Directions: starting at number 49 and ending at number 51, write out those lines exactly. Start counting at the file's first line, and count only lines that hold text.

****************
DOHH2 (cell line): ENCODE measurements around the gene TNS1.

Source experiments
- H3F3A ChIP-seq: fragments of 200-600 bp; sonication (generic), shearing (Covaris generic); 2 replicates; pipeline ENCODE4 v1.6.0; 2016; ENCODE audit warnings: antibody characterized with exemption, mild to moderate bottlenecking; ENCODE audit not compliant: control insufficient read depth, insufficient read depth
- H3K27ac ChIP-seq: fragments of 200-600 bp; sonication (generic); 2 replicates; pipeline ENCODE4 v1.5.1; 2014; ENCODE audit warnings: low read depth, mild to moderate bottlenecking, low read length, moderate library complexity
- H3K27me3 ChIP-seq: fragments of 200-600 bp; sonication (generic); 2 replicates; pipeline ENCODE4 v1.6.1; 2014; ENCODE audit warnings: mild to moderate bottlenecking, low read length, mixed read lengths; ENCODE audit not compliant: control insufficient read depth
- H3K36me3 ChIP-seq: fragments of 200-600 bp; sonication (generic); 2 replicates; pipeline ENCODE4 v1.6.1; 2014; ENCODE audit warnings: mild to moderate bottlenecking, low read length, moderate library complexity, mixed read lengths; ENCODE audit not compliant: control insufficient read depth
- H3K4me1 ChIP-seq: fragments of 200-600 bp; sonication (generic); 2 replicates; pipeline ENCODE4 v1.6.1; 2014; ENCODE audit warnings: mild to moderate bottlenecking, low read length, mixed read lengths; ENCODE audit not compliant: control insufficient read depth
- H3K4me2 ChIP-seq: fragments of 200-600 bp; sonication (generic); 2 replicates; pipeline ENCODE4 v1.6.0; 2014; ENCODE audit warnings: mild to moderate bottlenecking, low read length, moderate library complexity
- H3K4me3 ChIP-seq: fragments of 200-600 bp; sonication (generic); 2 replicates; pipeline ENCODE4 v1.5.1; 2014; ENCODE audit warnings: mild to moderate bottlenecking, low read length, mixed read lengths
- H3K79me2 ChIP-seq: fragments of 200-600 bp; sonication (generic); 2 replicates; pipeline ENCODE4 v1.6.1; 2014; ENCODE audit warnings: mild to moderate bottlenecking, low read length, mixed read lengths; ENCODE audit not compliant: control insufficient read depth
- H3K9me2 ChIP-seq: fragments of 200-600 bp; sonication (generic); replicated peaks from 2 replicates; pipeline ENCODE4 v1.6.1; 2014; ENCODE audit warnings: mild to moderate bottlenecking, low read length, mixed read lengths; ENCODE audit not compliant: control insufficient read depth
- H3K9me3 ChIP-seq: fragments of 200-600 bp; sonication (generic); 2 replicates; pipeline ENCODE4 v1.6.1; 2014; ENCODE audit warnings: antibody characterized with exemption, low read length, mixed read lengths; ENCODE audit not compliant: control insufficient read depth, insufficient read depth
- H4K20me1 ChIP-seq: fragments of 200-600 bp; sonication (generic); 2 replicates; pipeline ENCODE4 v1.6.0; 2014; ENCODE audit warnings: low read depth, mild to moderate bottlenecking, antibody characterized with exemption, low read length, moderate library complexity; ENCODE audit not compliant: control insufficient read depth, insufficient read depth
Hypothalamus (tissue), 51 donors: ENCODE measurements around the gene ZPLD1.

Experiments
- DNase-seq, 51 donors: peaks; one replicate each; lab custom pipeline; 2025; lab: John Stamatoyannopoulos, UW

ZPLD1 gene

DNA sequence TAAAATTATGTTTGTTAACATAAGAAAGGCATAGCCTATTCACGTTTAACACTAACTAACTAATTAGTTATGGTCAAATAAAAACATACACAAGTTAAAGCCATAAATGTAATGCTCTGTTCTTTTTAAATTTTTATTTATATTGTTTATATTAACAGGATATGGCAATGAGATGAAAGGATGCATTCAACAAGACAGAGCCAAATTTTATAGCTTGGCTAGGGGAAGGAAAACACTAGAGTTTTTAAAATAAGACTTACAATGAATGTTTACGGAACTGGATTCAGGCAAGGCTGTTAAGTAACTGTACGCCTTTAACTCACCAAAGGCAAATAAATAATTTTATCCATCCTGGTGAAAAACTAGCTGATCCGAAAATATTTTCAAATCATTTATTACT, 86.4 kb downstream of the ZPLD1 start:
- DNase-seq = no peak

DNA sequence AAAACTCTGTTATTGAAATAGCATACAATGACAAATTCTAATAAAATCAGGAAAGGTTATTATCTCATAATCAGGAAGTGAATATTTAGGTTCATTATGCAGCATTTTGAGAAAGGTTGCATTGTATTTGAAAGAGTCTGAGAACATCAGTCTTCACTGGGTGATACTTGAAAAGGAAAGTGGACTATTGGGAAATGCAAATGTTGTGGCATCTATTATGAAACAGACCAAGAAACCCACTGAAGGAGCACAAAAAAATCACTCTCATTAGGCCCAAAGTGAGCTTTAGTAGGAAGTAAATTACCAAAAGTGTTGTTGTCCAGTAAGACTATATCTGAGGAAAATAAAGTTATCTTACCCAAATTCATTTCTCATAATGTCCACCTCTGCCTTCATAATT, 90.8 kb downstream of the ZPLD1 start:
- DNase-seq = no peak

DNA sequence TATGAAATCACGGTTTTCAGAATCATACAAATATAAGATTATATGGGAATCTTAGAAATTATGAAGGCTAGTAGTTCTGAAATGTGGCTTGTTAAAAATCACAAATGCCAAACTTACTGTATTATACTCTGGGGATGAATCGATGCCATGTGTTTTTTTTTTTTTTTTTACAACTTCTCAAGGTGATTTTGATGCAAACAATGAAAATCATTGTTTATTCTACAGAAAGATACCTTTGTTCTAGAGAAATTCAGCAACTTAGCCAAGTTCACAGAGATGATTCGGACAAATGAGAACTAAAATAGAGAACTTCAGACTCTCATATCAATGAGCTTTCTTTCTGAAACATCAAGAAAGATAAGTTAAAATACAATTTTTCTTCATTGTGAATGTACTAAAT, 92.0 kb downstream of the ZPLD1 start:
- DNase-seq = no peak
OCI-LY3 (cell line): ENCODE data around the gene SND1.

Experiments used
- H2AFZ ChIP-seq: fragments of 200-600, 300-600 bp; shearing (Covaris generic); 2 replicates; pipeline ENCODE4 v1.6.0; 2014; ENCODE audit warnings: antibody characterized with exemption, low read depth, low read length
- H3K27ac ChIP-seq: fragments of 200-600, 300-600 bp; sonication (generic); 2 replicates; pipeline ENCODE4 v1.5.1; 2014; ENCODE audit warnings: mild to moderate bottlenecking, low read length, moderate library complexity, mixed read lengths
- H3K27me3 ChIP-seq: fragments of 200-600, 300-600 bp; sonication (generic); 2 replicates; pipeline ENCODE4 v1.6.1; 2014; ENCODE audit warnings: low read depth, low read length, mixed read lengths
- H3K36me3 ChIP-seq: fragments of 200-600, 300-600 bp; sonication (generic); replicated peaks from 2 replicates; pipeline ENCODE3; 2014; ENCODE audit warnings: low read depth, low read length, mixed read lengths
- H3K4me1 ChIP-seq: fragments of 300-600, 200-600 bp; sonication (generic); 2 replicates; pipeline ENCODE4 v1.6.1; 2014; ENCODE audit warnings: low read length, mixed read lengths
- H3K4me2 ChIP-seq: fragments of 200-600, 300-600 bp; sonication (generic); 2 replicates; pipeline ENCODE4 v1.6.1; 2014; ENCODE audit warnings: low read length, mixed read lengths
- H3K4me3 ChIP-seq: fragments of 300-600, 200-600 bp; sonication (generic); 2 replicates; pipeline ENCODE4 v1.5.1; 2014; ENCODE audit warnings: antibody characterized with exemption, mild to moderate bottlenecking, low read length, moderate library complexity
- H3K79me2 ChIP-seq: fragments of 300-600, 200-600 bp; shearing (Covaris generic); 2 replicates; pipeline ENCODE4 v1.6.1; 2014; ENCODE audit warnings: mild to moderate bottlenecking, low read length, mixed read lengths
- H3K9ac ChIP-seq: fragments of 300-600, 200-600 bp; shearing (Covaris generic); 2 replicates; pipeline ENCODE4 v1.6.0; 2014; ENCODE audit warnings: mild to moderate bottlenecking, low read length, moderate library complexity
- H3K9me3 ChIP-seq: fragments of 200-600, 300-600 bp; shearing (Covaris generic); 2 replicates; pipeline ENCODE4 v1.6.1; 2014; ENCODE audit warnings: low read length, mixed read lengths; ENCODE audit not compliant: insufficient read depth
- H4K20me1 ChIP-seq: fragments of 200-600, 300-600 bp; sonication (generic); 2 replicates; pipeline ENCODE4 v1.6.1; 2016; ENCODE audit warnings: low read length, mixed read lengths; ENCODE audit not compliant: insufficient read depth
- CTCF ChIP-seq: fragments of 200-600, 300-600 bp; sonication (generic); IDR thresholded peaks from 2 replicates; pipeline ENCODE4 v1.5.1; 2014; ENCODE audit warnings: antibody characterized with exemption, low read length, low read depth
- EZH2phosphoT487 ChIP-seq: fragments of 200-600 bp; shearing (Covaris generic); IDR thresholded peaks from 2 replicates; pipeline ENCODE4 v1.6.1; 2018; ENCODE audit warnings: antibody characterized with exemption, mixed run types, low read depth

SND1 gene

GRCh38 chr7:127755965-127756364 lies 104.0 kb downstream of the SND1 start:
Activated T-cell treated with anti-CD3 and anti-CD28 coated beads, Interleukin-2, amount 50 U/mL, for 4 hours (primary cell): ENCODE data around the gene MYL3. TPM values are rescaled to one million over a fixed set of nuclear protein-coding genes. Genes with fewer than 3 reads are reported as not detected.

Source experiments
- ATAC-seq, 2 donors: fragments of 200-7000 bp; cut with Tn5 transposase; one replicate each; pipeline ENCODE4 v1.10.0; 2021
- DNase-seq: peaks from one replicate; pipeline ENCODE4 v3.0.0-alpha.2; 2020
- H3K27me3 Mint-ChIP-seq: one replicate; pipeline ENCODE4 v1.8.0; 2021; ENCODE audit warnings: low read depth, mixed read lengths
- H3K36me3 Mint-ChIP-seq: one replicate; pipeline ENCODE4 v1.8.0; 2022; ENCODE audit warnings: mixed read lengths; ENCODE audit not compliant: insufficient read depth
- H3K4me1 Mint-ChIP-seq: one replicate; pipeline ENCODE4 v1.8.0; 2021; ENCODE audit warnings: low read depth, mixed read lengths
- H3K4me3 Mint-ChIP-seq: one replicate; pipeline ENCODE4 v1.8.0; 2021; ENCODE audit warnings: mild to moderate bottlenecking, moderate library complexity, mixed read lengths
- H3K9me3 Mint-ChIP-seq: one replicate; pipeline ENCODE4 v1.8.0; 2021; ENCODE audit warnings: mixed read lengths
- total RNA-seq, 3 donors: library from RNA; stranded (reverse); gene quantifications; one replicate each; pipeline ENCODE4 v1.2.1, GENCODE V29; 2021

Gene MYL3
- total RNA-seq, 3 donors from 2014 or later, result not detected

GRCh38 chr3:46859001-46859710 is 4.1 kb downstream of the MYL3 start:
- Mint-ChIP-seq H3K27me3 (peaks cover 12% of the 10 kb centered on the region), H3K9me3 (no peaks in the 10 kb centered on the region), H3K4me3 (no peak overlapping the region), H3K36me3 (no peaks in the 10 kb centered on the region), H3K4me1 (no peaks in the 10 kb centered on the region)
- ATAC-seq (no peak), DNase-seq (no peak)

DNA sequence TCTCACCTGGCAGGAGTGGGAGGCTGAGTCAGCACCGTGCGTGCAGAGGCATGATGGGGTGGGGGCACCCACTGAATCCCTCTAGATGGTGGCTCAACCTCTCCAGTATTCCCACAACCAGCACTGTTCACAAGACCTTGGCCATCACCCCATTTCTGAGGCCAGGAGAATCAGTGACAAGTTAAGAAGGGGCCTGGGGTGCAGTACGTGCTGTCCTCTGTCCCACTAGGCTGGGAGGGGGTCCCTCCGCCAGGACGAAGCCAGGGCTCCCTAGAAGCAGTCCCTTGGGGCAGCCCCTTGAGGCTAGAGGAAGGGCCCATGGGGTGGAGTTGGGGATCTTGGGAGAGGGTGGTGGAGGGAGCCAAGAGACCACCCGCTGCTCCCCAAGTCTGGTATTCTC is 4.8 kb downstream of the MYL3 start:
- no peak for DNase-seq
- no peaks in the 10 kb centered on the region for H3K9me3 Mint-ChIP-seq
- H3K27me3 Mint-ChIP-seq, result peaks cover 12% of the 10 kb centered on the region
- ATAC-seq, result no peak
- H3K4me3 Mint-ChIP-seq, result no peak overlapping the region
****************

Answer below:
- H3K9me3 Mint-ChIP-seq: one replicate; pipeline ENCODE4 v1.8.0; 2021; ENCODE audit warnings: mixed read lengths
- total RNA-seq, 3 donors: library from RNA; stranded (reverse); gene quantifications; one replicate each; pipeline ENCODE4 v1.2.1, GENCODE V29; 2021

Gene MYL3